March 22 (Bloomberg) -- Sanoma Oyj, the Finnish media company, fell the most in more than 10 years in Helsinki trading after saying an advertising slump will hurt 2013 sales.
Sanoma shares retreated as much as 11.4 percent, the most since July 2002, and dropped 11.2 percent to 7.47 euros at 1:00 p.m. in the Finnish capital. The volume of shares traded exceeded the average daily trading over three months by about 90 percent.
“The profit warning is extremely dire,” FIM Bank Oyj analysts said in a note today. “We’re worried that profitability may be collapsing.”
Net sales will fall by 2 percent to 4 percent this year and operating profit excluding one-time items will be about 180 million euros ($233 million) to 205 million euros, Sanoma said today. It had previously said net sales and operating profit development would be “a continuation” of 2012, when revenue dropped 0.1 percent to 2.4 billion euros and profit rose 3.6 percent to 232 million euros.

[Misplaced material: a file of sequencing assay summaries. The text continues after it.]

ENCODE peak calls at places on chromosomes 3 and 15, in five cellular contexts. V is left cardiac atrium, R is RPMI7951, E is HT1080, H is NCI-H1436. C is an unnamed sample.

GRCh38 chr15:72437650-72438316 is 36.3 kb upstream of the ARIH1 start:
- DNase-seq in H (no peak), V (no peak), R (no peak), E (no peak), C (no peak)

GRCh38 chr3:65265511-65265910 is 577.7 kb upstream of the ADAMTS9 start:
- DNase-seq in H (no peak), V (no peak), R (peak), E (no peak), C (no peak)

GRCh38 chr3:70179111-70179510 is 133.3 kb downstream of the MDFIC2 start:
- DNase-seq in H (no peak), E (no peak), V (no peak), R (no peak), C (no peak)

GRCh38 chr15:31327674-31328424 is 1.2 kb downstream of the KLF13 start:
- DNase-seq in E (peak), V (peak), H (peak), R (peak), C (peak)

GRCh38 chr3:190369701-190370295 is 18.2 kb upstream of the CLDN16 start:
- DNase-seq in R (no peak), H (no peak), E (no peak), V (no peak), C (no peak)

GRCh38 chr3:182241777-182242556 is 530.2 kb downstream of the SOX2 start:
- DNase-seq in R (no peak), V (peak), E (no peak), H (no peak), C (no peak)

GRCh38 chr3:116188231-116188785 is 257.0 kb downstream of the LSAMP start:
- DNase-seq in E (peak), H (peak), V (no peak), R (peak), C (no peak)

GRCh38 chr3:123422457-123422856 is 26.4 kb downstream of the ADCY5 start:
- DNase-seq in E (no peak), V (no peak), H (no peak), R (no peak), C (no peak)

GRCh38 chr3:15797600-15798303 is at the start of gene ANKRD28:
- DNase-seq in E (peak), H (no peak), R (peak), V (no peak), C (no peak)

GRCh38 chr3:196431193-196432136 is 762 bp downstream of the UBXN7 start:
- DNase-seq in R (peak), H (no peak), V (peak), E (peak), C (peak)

“The profitability level is extremely far from the target and last year’s falling curve seems to be extending,” FIM said. “We had expected profitability to improve in the Netherlands this year, but it looks like problems haven’t been resolved and this combined with the waning advertising market doesn’t bode well for Sanoma.”
Sanoma will also book an impairment charge of 34.8 million euros on its Dutch assets.
“Advertising markets in Sanoma’s main operating countries are more depressed than expected,” the Helsinki-based company said. “Price increases, bundles and digital offerings aren’t able to fully offset the decline in circulation sales.”
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